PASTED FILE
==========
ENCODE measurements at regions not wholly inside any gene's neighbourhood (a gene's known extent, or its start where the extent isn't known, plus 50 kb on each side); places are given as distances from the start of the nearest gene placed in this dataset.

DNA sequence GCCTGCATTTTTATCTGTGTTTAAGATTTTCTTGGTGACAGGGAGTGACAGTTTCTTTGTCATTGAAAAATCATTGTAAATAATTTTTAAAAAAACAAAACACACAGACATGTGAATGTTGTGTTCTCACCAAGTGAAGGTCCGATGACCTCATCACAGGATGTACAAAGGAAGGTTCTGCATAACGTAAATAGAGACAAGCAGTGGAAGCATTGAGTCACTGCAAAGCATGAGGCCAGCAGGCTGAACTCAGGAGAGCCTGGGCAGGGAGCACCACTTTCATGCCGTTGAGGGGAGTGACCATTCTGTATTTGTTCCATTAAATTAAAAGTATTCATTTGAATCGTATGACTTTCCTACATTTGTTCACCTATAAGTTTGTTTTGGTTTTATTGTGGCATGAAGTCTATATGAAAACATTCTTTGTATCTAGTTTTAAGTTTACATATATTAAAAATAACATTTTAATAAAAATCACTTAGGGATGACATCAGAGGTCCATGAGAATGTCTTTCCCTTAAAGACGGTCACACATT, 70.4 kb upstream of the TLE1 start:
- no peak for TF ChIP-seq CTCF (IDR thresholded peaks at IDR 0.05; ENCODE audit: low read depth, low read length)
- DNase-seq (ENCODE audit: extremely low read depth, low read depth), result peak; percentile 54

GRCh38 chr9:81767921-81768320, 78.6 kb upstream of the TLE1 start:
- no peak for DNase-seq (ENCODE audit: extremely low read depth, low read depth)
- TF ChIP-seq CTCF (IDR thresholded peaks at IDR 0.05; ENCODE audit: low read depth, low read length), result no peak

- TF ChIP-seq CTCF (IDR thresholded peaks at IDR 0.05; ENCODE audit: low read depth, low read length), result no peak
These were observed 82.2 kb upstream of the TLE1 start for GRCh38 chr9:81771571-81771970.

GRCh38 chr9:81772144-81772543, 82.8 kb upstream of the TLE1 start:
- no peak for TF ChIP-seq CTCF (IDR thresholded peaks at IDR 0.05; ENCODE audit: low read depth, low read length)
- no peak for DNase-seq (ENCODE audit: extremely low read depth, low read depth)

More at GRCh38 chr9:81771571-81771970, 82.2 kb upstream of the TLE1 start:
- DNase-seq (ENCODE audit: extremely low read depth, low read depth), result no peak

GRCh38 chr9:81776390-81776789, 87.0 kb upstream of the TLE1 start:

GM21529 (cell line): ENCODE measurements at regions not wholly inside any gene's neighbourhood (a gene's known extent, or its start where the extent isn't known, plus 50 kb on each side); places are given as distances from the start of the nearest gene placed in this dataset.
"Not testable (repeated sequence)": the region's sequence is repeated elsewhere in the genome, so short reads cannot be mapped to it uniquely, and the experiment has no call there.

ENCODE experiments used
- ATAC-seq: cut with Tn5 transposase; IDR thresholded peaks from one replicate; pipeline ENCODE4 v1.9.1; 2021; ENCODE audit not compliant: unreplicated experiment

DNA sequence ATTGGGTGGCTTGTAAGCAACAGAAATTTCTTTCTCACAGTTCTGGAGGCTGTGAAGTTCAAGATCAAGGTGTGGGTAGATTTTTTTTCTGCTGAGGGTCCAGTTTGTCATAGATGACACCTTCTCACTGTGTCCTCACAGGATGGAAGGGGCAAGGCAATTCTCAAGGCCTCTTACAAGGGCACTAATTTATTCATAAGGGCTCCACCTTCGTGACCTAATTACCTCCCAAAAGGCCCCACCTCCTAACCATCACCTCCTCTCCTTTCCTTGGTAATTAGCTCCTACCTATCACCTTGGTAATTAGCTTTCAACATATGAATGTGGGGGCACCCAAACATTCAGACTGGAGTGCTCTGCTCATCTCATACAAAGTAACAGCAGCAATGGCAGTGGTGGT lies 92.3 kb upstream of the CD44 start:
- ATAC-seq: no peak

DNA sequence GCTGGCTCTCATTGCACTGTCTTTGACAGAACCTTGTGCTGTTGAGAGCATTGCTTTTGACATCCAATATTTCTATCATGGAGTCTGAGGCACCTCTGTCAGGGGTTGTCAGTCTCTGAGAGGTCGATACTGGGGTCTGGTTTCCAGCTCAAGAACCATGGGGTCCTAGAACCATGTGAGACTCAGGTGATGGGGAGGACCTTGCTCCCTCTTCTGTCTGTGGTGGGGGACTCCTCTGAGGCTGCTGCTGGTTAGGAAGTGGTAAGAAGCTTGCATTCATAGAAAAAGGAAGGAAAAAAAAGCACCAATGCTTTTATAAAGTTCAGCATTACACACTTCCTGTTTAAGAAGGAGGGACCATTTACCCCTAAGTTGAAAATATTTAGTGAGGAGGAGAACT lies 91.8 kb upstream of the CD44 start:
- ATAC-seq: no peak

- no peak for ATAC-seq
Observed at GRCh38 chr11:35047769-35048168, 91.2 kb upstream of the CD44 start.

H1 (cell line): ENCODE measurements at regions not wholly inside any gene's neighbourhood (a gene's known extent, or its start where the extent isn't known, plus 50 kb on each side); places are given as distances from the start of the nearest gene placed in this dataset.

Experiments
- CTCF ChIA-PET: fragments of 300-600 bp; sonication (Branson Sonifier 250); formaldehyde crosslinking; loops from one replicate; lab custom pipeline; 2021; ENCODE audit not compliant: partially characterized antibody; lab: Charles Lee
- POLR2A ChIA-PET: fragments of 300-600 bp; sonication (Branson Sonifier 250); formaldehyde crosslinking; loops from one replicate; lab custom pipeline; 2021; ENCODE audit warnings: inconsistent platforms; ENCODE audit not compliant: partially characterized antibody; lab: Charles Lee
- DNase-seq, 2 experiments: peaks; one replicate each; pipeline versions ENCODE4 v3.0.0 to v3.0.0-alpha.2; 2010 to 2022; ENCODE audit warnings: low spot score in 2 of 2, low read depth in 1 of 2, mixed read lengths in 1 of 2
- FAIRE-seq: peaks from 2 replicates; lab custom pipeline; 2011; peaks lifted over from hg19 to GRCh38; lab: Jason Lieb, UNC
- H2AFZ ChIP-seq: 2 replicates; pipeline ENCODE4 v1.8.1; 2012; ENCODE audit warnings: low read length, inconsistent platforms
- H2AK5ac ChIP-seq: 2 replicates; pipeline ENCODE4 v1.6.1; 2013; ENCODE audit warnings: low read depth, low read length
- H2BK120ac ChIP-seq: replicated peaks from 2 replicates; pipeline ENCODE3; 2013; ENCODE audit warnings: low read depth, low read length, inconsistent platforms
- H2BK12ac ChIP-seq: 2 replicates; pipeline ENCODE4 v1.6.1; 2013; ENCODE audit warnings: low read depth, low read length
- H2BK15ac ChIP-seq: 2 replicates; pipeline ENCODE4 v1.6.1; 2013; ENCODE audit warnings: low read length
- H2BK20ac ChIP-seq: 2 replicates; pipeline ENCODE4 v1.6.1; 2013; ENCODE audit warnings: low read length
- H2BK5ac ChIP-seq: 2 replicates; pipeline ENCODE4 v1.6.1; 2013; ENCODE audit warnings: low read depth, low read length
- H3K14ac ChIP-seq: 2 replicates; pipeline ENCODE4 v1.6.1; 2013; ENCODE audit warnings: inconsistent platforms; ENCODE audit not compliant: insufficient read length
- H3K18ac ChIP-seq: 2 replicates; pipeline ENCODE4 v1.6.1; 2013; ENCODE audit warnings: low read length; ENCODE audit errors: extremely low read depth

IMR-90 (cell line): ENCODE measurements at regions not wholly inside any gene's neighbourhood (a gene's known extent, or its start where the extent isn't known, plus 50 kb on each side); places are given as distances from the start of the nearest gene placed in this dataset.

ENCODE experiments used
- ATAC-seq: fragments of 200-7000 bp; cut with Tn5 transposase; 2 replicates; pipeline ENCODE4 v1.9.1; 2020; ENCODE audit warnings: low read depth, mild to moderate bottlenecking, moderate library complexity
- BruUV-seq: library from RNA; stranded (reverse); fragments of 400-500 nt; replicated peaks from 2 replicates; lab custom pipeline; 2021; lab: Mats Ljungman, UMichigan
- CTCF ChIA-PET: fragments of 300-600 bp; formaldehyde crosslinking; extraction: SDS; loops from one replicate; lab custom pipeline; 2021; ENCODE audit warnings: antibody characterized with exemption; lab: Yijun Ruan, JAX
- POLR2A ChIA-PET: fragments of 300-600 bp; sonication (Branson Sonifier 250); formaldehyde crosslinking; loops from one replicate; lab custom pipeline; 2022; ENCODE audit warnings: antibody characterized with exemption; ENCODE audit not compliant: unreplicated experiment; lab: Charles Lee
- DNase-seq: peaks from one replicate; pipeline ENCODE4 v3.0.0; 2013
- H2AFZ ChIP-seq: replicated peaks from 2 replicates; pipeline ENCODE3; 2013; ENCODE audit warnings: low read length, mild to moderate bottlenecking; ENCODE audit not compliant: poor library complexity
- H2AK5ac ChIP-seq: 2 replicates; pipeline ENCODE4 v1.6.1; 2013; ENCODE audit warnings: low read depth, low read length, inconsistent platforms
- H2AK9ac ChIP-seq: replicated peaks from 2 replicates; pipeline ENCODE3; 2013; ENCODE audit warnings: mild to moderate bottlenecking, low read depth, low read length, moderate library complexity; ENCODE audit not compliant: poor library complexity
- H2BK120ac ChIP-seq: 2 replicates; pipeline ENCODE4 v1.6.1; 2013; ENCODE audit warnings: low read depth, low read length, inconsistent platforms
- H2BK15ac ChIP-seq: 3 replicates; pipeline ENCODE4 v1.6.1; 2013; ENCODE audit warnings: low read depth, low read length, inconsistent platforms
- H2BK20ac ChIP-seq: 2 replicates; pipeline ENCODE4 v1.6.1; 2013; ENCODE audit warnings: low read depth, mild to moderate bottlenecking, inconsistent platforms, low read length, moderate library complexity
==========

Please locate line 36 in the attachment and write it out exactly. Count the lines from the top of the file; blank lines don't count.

- H2BK15ac ChIP-seq: 2 replicates; pipeline ENCODE4 v1.6.1; 2013; ENCODE audit warnings: low read length